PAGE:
INDY 500 - Final Practice, Sorting Out Race Trim, Wickens Whacks Wall
INDIANAPOLIS -RIS- (May 21, 2018) Busy afternoon at the Indianapolis Motor Speedway as the final full practice for next Sunday's 102nd running of the Indianapolis 500-Mile Race took place.
With qualifying complete, the 33 cars and drivers qualified for the event had three hours to shake their cars down with normal engine boost and race day trim.
The day's sole incident came early in the practice session as rookie Robert Wickens in the #6 Schmidt-Peterson Lucas Oil Honda brushed the outside wall exiting Turn 2. As Wickens attempted to collect the car, it smacked again into the outside wall, resulting in some significant damage to the right side of the car.
Wickens was uninjured, but his ride is another story.
"The car's a mess," Schmidt-Peterson Motorsports general manager Piers Phillips said of the problem that faces his crew. "We'll sort it out."
They have until Friday's Carburetion Day to work out the repair, and will likely spend more time than most on-track that morning to sort out the repaired car.
Wickens is teammate to the popular James Hinchcliffe, who was bumped from the 33-car starting field on Saturday, along with another fan favorite, Pippa Mann.
Wickens qualified in 18th position.
Sage Karam, a veteran of five Indy 500s, and whose rookie year run from 31st to 9th failed to earn Rookie of the Year honors (they went to NASCAR veteran Kurt Busch instead), was the day's fastest on a day where speed is less-relevant than sorting out a race car to be good in traffic on race day.
"It's still difficult to pass out there," said Karam, noting that the new chassis aero kit provided by Dallara, while better-looking than the old chassis iterations, is proving notoriously tough to drive.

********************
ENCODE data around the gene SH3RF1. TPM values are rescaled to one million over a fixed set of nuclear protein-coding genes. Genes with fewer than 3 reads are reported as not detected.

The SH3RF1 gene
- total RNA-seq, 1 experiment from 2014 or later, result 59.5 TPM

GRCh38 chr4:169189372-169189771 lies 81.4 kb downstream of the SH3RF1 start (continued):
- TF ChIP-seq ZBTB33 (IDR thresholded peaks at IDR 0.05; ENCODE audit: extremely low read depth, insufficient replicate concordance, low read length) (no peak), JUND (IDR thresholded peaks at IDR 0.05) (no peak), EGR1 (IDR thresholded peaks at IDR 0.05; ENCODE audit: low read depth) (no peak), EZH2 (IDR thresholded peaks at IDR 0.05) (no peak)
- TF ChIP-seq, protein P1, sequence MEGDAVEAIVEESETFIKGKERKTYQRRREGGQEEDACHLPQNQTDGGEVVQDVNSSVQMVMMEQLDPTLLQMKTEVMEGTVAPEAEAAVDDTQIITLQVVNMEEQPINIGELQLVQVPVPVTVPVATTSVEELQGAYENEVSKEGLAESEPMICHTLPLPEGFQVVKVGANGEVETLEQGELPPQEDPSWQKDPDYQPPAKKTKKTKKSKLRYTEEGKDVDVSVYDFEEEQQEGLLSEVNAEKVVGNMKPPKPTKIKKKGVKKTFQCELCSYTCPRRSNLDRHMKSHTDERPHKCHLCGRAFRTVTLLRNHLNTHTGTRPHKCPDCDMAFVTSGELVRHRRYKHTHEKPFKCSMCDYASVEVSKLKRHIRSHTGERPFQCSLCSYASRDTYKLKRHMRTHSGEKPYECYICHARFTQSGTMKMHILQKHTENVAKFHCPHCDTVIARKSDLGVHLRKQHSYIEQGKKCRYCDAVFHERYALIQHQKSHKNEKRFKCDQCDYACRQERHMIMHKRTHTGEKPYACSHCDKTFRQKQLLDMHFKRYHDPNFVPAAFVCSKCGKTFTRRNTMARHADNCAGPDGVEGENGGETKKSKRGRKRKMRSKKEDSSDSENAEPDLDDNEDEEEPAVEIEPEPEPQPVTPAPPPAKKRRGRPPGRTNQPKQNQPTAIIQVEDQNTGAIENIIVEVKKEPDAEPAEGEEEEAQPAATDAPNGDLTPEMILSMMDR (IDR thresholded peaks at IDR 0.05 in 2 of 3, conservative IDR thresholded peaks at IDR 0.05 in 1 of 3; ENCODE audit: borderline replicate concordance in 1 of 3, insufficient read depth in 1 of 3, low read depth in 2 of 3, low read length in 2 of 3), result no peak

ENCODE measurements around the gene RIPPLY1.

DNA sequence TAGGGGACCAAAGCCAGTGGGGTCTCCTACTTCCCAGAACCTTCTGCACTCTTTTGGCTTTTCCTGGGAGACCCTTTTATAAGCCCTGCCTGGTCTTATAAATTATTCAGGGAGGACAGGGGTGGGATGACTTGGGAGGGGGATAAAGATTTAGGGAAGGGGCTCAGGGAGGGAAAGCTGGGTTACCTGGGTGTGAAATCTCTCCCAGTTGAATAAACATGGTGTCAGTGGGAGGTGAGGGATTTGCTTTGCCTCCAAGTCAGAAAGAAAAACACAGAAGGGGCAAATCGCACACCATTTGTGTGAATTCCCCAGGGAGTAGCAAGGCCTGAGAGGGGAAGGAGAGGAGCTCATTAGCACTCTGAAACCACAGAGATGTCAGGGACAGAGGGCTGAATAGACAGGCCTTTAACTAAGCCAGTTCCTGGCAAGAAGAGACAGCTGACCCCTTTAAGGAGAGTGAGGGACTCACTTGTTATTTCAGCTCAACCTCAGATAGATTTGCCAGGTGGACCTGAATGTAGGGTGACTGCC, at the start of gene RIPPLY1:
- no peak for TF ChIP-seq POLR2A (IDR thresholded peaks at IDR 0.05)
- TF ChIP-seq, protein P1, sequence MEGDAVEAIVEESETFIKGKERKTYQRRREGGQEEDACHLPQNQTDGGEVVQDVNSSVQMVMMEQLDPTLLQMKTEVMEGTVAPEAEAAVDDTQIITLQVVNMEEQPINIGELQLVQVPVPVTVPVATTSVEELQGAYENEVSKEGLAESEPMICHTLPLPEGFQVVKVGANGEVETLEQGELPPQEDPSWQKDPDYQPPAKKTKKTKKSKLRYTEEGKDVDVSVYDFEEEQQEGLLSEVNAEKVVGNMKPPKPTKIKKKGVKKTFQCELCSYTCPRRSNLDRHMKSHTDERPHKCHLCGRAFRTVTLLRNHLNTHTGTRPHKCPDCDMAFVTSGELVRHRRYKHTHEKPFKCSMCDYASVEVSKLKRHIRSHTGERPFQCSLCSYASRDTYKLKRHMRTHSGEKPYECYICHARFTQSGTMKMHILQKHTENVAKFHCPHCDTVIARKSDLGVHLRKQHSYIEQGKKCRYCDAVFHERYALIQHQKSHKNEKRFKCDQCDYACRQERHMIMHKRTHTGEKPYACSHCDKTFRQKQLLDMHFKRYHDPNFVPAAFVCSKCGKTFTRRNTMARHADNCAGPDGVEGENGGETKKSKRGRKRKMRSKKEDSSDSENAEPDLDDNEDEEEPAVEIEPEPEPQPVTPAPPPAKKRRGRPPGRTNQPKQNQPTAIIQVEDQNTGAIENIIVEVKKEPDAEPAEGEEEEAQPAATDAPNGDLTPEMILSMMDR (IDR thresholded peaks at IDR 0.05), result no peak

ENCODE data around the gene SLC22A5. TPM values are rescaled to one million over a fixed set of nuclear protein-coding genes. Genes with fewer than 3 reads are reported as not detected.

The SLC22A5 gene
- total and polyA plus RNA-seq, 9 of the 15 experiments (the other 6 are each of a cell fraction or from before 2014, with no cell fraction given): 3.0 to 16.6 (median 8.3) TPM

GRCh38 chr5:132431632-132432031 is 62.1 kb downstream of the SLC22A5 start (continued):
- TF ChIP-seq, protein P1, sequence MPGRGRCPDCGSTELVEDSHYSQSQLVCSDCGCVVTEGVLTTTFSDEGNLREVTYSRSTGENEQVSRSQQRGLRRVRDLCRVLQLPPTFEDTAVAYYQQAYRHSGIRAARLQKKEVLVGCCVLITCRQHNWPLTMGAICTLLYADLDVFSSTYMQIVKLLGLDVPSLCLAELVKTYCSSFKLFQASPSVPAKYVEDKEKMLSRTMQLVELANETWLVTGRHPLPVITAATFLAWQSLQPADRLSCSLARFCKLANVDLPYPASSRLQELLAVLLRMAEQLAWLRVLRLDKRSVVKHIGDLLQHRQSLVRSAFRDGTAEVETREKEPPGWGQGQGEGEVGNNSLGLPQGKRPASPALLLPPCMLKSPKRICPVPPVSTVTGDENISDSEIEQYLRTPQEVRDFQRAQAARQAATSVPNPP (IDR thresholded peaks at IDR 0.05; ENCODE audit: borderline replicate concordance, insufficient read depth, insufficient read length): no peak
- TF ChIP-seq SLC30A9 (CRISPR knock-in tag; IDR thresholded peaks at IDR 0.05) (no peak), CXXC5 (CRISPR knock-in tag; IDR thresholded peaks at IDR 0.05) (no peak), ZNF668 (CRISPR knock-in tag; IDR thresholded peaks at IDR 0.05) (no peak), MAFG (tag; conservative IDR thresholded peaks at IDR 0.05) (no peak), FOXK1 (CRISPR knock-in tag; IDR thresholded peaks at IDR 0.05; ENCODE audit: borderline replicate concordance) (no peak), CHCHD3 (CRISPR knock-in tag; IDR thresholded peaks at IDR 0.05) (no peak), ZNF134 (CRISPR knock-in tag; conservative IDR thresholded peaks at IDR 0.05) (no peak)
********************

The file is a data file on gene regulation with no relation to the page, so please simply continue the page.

Referring to Wickens' hit earlier in the day, Karam said, "I think you're going to see a lot of that in the race.
"You're not going to see guys carving through like you used to," he added. Most drivers agree that cars first and second in a group will be able to move, but third-back - even though benefitting from a healthy aerodynamic tow, will have a difficult time passing.
"I don't know if it's the lack of downforce," he said. "We just have a lack of trouble with the front end."
Karam admits that driving these cars is "mentally draining", noting that he expects to he exhausted after the race on Sunday.
"I'm not looking forward to that night."
It should be noted that these new chassis were designed by Dallara, at INDYCAR's request, to be more difficult to drive, with less downforce, than the chassis aero packages it replaced.
They got what they wanted.
But as they say, cream rises. We'll see next Sunday.
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Tom has been a contributor to RIS since 1992. He was invited to join the staff as a full-time reporter/editor in 1995, and has covered IndyCar, Formula 1, NASCAR, Grand-Am, ALMS and the 24 Hours of Le Mans. In addition to his RIS work, Tom has been a contributor for General Motors, Nissan, Toyota and the ACO.